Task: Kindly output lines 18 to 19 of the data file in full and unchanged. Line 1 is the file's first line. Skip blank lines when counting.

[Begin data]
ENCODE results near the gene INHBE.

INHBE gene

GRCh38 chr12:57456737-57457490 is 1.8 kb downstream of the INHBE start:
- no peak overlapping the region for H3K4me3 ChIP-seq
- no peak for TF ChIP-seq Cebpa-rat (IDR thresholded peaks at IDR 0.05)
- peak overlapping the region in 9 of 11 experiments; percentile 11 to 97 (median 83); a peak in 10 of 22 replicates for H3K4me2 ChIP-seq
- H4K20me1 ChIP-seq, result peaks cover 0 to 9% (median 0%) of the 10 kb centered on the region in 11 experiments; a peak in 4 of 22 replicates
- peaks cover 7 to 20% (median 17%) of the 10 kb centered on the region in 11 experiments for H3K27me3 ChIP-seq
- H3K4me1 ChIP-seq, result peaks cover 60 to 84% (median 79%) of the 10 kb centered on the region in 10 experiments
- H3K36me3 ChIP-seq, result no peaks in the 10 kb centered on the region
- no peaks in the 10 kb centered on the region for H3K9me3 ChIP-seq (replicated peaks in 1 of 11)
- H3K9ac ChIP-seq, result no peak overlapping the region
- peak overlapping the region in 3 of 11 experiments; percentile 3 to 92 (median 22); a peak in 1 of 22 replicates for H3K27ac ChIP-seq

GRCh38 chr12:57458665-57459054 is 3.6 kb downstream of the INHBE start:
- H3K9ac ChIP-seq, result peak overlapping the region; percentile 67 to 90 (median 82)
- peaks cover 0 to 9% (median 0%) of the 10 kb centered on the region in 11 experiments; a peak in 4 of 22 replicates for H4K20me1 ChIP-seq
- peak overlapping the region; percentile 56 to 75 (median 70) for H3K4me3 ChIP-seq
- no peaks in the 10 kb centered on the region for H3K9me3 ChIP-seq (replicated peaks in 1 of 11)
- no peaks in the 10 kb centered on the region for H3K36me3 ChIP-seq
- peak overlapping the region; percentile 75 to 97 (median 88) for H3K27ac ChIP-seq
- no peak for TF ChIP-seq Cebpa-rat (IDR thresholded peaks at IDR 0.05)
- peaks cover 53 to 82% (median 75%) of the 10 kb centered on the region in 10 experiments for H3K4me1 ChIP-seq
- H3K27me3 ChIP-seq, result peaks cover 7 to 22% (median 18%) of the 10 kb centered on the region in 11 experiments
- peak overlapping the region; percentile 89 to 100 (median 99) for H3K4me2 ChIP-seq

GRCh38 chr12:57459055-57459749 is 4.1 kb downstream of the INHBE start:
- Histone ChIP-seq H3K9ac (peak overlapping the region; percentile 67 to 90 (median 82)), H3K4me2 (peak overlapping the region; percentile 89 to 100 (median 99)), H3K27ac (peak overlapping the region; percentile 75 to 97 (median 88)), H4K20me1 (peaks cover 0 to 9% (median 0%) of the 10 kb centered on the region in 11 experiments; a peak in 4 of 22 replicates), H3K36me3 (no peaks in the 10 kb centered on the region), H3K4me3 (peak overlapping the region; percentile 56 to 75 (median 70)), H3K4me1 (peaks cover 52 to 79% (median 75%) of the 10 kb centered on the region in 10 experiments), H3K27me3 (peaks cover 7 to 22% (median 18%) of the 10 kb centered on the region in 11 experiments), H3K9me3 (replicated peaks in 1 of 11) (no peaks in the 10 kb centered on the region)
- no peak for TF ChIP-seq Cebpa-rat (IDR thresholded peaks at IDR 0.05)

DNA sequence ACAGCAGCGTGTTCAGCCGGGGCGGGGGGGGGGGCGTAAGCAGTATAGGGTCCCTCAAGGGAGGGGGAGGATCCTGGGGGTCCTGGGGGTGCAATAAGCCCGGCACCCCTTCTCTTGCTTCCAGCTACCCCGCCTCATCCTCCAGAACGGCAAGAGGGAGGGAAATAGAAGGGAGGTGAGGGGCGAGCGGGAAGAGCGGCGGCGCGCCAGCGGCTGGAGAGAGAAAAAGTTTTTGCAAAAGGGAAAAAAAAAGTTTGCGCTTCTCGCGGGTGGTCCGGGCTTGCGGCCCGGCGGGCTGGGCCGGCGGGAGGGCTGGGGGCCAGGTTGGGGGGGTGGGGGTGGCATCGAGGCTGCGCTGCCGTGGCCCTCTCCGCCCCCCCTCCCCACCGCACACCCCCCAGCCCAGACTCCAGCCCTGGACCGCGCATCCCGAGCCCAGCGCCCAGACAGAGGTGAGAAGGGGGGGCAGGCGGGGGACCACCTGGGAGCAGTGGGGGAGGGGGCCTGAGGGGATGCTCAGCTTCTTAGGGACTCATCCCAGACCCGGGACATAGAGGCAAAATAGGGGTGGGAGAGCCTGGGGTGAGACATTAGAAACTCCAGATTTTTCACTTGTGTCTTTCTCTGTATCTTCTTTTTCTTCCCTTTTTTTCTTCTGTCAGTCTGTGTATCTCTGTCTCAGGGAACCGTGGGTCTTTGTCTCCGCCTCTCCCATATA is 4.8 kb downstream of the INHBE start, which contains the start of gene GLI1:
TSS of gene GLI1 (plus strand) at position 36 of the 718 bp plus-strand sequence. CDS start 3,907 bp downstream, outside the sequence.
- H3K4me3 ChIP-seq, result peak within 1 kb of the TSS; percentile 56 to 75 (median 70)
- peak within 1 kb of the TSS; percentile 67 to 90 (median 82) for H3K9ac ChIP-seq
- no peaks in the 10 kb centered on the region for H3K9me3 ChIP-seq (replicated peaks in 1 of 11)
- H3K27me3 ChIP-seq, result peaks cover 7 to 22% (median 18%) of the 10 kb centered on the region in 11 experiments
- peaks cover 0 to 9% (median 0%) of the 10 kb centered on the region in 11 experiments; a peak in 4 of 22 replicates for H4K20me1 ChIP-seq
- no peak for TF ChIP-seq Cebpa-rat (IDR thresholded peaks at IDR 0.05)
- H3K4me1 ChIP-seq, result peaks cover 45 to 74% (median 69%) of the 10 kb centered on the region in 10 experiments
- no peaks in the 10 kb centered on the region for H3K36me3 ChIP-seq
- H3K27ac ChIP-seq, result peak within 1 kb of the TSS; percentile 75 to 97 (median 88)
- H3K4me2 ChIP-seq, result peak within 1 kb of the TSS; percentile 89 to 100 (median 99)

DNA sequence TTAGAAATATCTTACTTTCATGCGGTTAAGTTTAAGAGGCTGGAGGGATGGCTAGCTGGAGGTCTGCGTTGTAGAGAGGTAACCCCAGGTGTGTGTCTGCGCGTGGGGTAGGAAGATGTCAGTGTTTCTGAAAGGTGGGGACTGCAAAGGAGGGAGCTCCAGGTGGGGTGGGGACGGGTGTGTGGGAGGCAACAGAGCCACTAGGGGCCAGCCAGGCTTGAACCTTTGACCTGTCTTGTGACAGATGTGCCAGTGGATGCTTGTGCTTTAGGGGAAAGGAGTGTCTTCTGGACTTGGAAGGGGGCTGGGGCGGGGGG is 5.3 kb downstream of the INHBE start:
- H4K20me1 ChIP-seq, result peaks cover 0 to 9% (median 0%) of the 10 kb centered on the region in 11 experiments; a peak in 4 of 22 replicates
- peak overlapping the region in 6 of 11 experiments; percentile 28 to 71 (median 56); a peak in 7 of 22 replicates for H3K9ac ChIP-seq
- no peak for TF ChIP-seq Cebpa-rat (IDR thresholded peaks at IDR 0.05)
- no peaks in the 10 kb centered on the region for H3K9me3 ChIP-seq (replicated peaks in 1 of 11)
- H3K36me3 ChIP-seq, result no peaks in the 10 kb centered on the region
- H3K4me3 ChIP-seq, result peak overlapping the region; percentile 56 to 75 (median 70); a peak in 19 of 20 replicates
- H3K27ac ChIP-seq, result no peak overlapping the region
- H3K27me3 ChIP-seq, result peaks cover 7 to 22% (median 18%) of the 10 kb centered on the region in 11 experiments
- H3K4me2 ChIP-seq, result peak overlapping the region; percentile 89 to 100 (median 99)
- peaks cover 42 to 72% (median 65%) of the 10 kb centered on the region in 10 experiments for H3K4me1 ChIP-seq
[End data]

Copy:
- no peaks in the 10 kb centered on the region for H3K9me3 ChIP-seq (replicated peaks in 1 of 11)
- no peaks in the 10 kb centered on the region for H3K36me3 ChIP-seq